How can corporate social responsibility (CSR) activities enhance customer value? According to John Peloza, professor with Simon Fraser University in Vancouver and co-author of a new report for The Conference Board, "any purchasing choice is a trade-off between the need to satisfy an egoistic value and the sensibility to the social and environmental impact of personal consumption on the society at large."
The report points out four distinct forms of CSR-related value for customers:
- The efficiency of a product or service
- The aesthetic appreciation of consuming a product
- The social status a customer acquires from using a product
- The social or environmental benefit a community can derive from widespread dissemination of a product.
Leading on from this, it makes a number of recommendations to enhance the effectiveness of CSR activities on customer responses, including:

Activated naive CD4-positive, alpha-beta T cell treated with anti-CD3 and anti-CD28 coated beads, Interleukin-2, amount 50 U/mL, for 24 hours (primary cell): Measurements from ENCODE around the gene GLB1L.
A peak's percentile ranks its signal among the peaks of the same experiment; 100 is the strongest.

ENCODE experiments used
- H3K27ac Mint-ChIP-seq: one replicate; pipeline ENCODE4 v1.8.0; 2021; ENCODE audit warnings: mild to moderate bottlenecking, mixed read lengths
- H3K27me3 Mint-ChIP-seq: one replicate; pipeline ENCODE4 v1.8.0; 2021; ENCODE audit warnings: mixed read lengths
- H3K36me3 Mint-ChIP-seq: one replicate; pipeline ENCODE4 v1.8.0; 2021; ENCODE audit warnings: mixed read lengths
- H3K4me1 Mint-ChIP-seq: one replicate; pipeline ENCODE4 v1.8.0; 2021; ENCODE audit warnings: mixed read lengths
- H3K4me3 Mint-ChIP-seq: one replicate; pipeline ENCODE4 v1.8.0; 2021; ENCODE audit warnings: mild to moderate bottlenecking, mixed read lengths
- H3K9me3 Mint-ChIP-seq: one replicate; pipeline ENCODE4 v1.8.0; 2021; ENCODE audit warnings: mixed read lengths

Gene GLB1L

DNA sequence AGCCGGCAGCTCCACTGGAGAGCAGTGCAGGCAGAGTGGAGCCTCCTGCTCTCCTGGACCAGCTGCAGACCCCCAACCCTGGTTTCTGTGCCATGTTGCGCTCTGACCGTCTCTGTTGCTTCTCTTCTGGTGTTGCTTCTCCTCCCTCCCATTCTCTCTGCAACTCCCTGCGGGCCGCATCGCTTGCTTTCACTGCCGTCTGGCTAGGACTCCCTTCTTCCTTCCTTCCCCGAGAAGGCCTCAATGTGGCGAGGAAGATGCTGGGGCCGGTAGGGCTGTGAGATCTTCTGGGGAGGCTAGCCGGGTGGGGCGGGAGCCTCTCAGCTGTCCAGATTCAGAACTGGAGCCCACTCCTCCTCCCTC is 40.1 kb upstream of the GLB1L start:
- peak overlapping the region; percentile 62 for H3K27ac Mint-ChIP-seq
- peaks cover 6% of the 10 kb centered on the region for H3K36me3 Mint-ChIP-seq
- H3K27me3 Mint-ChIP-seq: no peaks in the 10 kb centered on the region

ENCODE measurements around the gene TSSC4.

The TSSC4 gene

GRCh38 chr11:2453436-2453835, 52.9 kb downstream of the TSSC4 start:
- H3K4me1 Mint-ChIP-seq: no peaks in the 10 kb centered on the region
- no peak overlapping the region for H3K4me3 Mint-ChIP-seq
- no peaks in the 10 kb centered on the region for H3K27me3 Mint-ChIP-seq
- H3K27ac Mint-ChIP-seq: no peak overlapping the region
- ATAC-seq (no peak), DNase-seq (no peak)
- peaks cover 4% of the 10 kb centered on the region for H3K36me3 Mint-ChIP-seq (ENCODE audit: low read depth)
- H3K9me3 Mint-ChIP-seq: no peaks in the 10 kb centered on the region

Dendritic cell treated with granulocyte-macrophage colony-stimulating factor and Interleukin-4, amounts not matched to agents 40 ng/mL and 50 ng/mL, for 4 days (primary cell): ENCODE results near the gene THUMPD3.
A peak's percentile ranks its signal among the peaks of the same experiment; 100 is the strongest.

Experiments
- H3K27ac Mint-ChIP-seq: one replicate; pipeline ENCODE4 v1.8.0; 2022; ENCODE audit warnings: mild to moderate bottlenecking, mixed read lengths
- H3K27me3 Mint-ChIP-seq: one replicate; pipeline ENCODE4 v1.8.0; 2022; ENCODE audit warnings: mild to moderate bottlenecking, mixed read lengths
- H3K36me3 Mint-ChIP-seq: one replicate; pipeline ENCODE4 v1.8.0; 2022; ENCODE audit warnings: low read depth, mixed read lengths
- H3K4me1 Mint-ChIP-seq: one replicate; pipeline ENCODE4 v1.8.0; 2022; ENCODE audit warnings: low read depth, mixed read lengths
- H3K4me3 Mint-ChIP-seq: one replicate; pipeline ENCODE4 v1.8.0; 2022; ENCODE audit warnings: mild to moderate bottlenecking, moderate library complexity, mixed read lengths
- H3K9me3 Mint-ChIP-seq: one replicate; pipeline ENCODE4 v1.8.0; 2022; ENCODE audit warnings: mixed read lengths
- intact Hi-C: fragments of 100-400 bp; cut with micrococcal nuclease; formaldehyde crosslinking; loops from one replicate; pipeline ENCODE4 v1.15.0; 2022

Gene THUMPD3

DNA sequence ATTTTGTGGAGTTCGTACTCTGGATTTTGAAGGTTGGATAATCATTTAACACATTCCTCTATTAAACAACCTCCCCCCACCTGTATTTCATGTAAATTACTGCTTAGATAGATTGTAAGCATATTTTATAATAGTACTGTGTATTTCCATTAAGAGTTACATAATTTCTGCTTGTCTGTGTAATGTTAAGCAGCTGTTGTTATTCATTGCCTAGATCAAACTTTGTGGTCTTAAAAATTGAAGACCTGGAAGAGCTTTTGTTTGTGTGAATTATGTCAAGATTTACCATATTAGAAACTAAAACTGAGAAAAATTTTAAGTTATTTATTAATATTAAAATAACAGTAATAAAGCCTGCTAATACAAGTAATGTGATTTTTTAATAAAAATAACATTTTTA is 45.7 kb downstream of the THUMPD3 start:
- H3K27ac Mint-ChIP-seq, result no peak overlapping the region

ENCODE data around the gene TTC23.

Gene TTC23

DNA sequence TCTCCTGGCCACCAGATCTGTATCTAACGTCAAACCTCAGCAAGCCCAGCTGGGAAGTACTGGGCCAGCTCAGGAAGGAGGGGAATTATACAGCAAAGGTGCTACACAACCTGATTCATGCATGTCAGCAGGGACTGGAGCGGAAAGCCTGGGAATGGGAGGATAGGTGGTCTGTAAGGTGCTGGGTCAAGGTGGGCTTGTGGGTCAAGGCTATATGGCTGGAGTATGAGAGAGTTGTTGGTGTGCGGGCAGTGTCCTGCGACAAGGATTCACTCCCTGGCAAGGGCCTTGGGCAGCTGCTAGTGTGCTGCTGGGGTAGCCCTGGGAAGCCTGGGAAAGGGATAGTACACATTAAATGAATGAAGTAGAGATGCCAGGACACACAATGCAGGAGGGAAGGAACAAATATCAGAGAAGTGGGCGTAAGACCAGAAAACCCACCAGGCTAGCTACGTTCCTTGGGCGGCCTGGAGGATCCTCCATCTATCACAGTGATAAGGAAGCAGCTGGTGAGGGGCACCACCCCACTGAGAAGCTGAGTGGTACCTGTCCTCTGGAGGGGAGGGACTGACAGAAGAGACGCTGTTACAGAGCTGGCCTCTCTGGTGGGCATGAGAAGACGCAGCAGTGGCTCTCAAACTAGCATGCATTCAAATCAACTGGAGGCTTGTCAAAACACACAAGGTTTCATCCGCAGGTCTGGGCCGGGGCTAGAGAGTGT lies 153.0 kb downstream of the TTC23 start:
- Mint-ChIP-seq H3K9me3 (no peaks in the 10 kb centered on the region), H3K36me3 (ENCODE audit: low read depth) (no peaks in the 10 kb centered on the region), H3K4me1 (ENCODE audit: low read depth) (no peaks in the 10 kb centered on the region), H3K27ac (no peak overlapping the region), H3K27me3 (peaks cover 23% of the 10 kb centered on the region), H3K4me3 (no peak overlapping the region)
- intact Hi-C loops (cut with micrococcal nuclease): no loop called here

- Prioritize product-related activities over philanthropy and business practices.
- Ensure coherence of the activities included in a CSR portfolio to build a strong and recognizable "CSR brand."
- Ensure consistent, long-term commitment to each activity in the CSR portfolio, especially when not product-related.
- Make adequate use of marketing to enhance the customer value proposition of CSR activities.
- Tie CSR to functional and utilitarian products.
- Seek optimal level of CSR investment, and avoid over-investing.
"It is critical for a company designing a CSR program to embed different value components. Without that multi-faceted value, the trade-off won't be possible and there's risk that the customer won't respond at all to the CSR activity," said Matteo Tonello, Research Director of Corporate Leadership at The Conference Board.